“If you want things to stay the same around here, everything has to change.”
Richard Carr, an HR expert and Simpler colleague, shared this quote from The Leopard, written by Giuseppe Tomasi di Lampedusa. As described in this Wikipedia post, as the mid-19th Century Italian historical novel progresses, a prince is forced to choose between upholding the continuity of his upper class values, and breaking tradition to secure continuity of his family’s influence in society. Read on to learn how health care shares much in common with this prince, and “Everything has to change.”
Richard shared this quote while we were preparing a summary presentation following a two-day status review of a client regarding the progress of their Lean transformation.
This client has been on its Lean journey for about two years, and has the usual mix of pockets of great progress, areas of moderate adoption, and some significant gaps. This includes the senior leaders, who are mixed in their commitment to Lean and to their success at designing and following Leader Standard Work.
Why Everything Has to Change in Order to Stay the Same
This client has a great history of caring for its community for over 100 years. It is well-regarded and provides outstanding care. It is also at risk of losing its market share leading to significant financial instability.
Do you know which health care system I’m talking about? Since this describes many systems these days, you can only guess. There are many hospitals, medical groups, and systems with strong reputations who are at risk.
If they want things to stay the same – reputation, patient-focused culture, strong financial performance, ability to adapt to changing market forces – they have to change. A lot.
This client made the choice two years ago to pursue a Lean approach as a key strategic initiative. Their strengths include a couple of value streams that have made some progress and widespread adoption of a daily management system that includes tiered huddles escalating problems quickly to the level at which they can be resolved.
Their weaknesses include minimal work on strategy deployment and slow change in leadership behaviors.
What Changes are Needed?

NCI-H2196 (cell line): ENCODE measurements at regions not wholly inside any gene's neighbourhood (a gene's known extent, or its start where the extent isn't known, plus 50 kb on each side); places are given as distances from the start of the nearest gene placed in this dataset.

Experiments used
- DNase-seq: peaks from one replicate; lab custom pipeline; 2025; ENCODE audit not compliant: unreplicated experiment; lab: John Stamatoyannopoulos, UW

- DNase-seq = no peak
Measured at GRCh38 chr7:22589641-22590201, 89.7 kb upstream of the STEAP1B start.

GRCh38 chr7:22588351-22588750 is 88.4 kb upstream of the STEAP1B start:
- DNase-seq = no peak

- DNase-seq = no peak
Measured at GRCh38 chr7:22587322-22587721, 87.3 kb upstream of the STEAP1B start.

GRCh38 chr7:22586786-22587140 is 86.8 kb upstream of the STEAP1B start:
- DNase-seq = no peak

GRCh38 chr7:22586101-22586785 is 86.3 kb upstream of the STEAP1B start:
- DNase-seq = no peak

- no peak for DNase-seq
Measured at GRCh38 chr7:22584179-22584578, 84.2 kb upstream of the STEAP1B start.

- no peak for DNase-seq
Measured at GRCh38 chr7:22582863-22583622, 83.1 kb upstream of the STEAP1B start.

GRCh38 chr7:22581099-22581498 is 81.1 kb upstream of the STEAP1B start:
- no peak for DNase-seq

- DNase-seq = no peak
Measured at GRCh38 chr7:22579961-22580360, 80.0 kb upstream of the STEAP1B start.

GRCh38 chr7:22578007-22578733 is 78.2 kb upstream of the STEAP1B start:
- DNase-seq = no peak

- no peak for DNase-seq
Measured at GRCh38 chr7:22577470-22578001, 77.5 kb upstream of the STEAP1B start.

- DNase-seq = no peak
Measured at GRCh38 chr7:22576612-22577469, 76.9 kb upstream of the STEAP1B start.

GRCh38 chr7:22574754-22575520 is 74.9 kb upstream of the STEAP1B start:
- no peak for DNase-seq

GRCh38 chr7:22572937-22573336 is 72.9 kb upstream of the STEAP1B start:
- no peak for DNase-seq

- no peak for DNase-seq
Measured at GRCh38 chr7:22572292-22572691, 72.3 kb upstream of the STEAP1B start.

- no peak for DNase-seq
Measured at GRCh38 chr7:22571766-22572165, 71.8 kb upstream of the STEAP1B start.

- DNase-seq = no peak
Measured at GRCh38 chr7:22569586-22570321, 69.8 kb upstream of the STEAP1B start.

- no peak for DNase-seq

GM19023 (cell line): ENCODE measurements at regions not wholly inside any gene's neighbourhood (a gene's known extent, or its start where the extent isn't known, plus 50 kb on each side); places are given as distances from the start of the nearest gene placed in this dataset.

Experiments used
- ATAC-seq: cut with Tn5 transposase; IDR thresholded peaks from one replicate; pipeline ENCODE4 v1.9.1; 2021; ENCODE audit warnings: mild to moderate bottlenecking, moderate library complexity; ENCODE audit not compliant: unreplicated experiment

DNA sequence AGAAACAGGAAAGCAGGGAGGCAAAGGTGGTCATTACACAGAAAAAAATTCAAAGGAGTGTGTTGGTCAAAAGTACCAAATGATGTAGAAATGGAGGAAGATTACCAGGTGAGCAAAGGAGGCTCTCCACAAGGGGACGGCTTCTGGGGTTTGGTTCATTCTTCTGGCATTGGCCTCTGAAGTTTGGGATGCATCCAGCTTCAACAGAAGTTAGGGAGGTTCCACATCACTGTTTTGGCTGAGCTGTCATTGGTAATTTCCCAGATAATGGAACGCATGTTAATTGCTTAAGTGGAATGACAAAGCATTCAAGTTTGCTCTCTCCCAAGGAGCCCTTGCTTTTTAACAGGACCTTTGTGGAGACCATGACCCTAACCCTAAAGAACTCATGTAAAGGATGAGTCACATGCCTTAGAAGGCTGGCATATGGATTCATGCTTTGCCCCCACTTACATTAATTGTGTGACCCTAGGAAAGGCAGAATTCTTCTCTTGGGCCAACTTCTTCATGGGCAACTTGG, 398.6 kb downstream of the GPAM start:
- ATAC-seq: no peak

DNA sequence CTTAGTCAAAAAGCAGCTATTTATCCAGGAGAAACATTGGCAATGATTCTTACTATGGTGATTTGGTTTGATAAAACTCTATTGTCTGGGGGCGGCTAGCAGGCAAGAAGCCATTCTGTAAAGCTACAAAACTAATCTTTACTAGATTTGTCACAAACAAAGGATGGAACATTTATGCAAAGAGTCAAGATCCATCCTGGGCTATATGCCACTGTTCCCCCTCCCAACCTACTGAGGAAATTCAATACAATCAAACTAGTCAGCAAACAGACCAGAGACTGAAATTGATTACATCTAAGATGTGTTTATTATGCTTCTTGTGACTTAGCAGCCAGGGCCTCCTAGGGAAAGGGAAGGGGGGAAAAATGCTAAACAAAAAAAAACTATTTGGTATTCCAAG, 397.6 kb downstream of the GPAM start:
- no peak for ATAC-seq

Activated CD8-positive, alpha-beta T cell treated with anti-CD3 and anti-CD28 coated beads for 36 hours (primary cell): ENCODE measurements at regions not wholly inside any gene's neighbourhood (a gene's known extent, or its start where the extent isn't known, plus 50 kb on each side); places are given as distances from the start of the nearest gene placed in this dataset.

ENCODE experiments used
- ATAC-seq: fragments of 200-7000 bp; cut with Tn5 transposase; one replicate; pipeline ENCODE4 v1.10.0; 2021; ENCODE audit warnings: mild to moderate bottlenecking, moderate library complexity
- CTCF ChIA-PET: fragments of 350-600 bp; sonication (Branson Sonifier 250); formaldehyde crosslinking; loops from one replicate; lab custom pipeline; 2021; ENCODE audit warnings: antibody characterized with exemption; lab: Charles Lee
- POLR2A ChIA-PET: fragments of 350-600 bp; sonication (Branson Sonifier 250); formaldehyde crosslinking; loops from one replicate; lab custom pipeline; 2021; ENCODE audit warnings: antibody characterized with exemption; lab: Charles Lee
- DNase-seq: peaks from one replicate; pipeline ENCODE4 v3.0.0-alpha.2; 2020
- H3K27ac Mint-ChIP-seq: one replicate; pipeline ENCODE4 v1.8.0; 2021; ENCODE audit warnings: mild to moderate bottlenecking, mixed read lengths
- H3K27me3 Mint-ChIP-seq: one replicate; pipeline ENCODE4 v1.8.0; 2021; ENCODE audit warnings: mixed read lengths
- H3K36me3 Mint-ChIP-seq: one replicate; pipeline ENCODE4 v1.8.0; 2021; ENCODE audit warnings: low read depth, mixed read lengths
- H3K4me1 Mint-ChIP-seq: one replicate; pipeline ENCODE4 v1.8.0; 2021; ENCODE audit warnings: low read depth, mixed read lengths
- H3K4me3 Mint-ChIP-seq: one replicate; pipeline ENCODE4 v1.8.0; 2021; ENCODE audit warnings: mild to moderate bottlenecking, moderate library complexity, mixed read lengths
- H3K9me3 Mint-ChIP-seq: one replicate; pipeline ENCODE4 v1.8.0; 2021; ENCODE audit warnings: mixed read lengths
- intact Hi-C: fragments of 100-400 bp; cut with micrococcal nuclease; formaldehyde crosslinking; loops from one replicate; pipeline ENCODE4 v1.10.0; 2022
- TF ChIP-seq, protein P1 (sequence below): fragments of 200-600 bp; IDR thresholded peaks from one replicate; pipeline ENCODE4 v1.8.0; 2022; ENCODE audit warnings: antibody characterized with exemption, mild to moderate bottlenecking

So what has to change for “things to stay the same”?
- It starts at the top. The C-suite have to change. The CEO needs to actively, visually, continuously lead the transformation by being present at events, going to the gemba, and communicating to the physicians and staff regularly.
- The VPs and Chief X Officers need to do the same, actively sponsoring value streams, leading their executive steering teams.
- The middle managers need help. Most of them have been successful solving problems and telling others what to do to ensure the solution works.
- Now they need to learn to be mentors and coaches to those reporting up to them. They need to learn how to manage based on the prinicple of “Respect for People.”
- They need more robust clinical business intelligence – giving access to data and key metrics needed to rationally manage the business.
- And they need to further enhance relationships with physicians. The physicians are starting to get involved, and have opportunity to do much more.
They asked what we thought were the most important strategic moves they should make. My first recommendation was to implement the Lean management system thoroughly across the enterprise. If your operations are still functioning as many health care systems do, with lack of direction, inadequate information, low employee morale, and poorly defined workflow processes, investing in new programs or acquisitions makes little sense. You will simply add more to the chaos and dysfunction.
If, on the other hand, you first invest in developing effective operations, any new programs you develop, or entities you acquire, will thrive. The investments needed to reach this level are more than financial. The most important are the leaders themselves investing their time at the gemba, and investing their hearts and minds in developing as a Lean leader. As Gandhi said, “Be the change you wish to see in the world.”
I have great hopes for them, but I’m not sure that they are ready for that level of deep change.
I sincerely hope that they are up to the task. Their community derives so much benefit from their good work. It would be tragic for their services to falter.
Are You Ready to Change Everything?
So what about you and your organization? Would you say that “Everything has to change” to preserve your heritage, your great quality care and patient service?
I hope we can help you to see things differently.